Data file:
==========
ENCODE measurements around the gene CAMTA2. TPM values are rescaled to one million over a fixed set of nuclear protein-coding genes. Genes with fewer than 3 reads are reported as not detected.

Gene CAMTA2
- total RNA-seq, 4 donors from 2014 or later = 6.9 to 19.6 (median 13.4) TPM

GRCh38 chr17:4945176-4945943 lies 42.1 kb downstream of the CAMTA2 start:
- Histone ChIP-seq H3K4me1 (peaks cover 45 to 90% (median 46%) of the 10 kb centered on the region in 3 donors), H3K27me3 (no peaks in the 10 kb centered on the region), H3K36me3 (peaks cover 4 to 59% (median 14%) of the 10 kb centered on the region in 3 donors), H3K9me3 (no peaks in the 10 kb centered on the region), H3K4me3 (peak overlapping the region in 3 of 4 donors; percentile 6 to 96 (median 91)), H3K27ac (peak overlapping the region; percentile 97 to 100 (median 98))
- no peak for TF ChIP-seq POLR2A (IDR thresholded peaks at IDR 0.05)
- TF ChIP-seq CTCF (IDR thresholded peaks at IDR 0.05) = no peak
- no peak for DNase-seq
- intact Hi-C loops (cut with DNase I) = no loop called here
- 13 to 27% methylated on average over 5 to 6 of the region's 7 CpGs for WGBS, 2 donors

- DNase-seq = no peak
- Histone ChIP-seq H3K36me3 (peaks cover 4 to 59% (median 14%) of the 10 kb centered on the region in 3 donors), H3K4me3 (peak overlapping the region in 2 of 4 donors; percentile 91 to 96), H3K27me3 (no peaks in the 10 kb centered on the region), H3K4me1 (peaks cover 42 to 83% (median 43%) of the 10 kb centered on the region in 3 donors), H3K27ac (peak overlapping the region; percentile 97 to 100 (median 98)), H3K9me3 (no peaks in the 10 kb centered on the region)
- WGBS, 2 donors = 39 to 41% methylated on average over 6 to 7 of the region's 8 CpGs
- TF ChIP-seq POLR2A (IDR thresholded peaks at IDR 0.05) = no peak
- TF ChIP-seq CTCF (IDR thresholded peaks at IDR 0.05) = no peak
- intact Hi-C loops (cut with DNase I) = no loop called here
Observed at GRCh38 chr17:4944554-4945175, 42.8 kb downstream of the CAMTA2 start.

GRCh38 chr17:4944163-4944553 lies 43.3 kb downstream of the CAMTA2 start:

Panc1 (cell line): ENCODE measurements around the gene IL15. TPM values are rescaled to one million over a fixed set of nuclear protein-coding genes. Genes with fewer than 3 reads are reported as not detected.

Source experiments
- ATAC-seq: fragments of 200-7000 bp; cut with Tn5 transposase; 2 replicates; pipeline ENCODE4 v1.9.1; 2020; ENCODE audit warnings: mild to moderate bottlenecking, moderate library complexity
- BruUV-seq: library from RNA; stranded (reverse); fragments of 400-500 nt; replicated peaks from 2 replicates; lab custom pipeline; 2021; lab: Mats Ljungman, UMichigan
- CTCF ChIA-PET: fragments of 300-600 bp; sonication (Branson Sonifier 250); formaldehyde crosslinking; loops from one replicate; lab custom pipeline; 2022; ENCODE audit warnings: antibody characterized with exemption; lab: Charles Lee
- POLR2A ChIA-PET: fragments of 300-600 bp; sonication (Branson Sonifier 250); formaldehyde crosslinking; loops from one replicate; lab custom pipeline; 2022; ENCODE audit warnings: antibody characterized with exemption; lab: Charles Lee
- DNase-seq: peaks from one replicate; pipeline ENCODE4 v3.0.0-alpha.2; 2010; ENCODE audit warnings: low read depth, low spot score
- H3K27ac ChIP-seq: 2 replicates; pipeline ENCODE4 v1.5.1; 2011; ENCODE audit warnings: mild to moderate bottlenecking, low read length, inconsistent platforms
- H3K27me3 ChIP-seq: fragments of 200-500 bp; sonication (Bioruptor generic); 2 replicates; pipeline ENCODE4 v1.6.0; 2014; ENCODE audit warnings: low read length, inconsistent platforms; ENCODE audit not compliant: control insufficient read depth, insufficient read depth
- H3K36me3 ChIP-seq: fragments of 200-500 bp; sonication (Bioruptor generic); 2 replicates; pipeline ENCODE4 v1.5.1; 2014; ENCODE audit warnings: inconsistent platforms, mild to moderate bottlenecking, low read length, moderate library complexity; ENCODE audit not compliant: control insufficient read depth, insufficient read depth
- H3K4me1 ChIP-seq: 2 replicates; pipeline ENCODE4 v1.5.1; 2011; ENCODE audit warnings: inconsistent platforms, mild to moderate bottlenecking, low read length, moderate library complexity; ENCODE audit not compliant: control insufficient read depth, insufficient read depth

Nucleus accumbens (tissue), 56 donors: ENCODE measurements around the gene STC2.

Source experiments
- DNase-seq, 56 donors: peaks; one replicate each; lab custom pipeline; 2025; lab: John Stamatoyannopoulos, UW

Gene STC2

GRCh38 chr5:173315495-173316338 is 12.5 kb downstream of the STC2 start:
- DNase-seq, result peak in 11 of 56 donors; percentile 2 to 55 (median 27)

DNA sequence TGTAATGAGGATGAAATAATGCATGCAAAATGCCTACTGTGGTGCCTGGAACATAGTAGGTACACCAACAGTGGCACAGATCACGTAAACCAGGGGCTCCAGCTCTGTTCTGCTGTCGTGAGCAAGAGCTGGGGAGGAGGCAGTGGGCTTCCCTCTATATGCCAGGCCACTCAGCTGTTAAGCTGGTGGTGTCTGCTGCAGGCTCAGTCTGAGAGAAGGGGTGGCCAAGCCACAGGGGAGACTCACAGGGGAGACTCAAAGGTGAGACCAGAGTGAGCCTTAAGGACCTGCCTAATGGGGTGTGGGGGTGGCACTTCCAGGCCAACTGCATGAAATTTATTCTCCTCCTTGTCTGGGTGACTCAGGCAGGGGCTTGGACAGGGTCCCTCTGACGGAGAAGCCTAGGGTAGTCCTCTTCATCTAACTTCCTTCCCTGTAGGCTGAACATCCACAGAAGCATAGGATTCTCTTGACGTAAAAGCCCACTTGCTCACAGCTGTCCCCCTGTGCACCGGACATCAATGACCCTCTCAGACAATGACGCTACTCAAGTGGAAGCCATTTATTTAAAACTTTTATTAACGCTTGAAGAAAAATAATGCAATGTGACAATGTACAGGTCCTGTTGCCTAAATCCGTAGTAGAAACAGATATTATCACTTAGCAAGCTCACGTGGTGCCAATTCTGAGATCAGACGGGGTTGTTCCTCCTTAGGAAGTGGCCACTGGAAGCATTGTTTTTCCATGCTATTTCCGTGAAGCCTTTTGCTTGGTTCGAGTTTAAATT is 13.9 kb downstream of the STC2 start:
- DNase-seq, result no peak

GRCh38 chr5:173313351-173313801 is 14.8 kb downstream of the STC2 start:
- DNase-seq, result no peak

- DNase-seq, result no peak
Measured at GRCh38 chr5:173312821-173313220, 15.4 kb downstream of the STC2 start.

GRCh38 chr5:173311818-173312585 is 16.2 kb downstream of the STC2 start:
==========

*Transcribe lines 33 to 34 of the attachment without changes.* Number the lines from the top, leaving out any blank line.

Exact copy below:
Gene STC2

GRCh38 chr5:173315495-173316338 is 12.5 kb downstream of the STC2 start: